The architecture of healthy communities and designing for connection, with Mark Lakeman of Communitecture: 127
As I continue to explore the topics of natural building and ecological design in this ongoing series, I had the pleasure of speaking again with Mark Lakeman. Mark has been a big inspiration to me through the architectural work he’s done at the community level, and in exploring what it takes to design neighborhoods and gathering places that help humans to reconnect to their sense of place and overcome the colonial infrastructure that continues to separate us from each other and from lifestyles that include all facets of healthy living. Since I’ve mostly studied design at the building level, learning about ecological and life enhancing ways of designing the infrastructure around us has been very eye-opening to me as I start to consider the larger impact that our built environment has on the way we live and how our cultures are shaped.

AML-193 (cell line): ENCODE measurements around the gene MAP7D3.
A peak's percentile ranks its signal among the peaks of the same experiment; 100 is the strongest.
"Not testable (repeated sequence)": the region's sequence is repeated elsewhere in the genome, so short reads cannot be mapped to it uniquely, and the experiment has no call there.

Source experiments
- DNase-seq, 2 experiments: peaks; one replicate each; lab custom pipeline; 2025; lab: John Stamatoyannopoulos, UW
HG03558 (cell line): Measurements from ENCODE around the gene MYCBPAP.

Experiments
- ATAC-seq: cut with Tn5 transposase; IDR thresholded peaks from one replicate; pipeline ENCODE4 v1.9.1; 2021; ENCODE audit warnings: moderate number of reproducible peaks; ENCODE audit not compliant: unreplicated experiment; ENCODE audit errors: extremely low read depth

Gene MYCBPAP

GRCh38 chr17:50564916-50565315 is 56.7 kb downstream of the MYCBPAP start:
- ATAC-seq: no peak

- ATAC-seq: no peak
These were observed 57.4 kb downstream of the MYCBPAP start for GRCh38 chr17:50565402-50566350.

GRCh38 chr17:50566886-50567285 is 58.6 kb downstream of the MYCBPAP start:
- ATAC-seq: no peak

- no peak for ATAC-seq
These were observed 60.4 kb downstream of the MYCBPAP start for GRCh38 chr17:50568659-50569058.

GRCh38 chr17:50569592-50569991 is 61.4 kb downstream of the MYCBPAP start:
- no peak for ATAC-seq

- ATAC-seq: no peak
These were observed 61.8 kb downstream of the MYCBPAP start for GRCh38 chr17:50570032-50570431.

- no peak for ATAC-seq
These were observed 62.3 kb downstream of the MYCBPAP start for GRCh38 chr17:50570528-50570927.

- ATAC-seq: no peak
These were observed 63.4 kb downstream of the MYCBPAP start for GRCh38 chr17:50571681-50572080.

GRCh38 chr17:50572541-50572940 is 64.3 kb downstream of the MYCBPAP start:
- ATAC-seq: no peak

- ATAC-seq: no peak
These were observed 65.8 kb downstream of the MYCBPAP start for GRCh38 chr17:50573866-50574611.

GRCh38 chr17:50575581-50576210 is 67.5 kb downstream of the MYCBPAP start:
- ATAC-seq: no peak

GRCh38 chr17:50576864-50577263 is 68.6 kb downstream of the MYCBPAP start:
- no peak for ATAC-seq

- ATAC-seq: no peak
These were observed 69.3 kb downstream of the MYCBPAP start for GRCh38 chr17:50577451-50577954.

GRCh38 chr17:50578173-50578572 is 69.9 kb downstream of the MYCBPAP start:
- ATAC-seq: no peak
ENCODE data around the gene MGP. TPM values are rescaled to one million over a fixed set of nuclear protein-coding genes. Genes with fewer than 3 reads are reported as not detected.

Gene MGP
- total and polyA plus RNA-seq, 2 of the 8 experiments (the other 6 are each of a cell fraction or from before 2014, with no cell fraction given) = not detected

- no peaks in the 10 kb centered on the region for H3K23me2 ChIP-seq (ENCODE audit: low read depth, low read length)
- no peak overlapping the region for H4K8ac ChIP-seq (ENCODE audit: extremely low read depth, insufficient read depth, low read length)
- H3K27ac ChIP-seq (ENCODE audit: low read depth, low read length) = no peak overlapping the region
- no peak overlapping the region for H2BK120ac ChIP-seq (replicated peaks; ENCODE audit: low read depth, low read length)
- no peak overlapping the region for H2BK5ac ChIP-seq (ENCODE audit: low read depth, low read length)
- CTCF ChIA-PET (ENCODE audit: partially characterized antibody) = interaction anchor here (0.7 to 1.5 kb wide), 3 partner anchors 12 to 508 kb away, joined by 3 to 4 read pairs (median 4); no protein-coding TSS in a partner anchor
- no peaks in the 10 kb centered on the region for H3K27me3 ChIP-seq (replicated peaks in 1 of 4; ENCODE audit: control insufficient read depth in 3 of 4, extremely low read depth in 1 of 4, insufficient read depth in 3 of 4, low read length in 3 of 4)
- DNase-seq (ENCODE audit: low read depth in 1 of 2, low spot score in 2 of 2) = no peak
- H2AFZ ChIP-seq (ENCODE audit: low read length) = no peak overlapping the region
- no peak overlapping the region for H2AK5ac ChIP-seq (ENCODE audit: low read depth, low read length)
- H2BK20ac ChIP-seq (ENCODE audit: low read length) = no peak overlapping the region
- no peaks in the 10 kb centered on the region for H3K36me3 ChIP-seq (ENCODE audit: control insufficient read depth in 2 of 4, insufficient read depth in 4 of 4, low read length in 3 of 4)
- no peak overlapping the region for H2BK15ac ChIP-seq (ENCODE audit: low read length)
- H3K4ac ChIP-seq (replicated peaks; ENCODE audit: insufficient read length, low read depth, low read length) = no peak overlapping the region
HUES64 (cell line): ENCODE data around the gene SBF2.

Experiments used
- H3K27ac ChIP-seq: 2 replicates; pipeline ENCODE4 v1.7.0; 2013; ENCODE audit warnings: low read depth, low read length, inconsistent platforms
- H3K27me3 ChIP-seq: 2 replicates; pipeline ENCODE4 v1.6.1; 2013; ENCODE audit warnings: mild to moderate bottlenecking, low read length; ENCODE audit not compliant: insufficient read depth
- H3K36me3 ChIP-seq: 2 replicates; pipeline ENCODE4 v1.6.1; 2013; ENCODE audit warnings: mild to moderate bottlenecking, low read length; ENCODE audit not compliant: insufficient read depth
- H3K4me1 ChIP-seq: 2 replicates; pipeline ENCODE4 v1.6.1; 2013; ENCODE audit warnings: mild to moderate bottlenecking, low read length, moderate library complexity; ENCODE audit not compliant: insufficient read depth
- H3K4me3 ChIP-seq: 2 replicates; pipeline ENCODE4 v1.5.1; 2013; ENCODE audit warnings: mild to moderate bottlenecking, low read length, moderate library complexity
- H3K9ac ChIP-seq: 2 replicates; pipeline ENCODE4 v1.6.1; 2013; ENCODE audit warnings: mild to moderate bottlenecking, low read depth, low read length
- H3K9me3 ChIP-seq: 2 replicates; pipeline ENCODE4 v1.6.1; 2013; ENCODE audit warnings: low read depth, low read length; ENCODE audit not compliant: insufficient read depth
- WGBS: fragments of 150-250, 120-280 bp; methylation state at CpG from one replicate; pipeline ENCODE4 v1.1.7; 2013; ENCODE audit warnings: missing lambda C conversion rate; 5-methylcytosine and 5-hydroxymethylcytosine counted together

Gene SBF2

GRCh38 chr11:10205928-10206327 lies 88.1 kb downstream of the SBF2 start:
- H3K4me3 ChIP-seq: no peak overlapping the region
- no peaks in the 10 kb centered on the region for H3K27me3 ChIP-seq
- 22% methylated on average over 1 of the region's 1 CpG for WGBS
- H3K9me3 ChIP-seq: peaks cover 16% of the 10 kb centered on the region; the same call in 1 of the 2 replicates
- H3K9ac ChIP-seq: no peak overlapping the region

In this episode we take more of a philosophical approach to design than in previous interviews where I’ve focused on techniques and methodologies. Mark speaks in detail about how, especially in North America and other colonized regions, we operate in communities that were designed for efficiency and expansion rather than the health of the inhabitants. As a result, even the basic grid of our streets and the zoning separation between commercial, residential, and industrial areas creates lifestyles where all functions are separated and impersonal. One of my favorite enduring quotes of Mark’s from a TED talk he gave a while back is, “What good is our right to assembly without any place to assemble?” In turn we talk about some of the many projects that he and his teams have worked on to bring places of gathering and assembly back into disconnected neighborhoods and the uphill battle they’ve faced in navigating the bureaucracies and regulatory bodies that make it difficult for people to contribute to public spaces.
We also explore ideas on how to renovate and rejuvenate our community infrastructure to reclaim our space and in turn become “people of place” once more.
This is a thoughtful interview that links in with other conversations that I’ve published in the past so I’ve put links to the other interviews that we reference in the show notes for this episode including the original conversation that I had with Mark and his colleague Rhidi D’Cruz from a previous season, if you’d like to go back and hear more about Mark’s background and how he started in community architecture.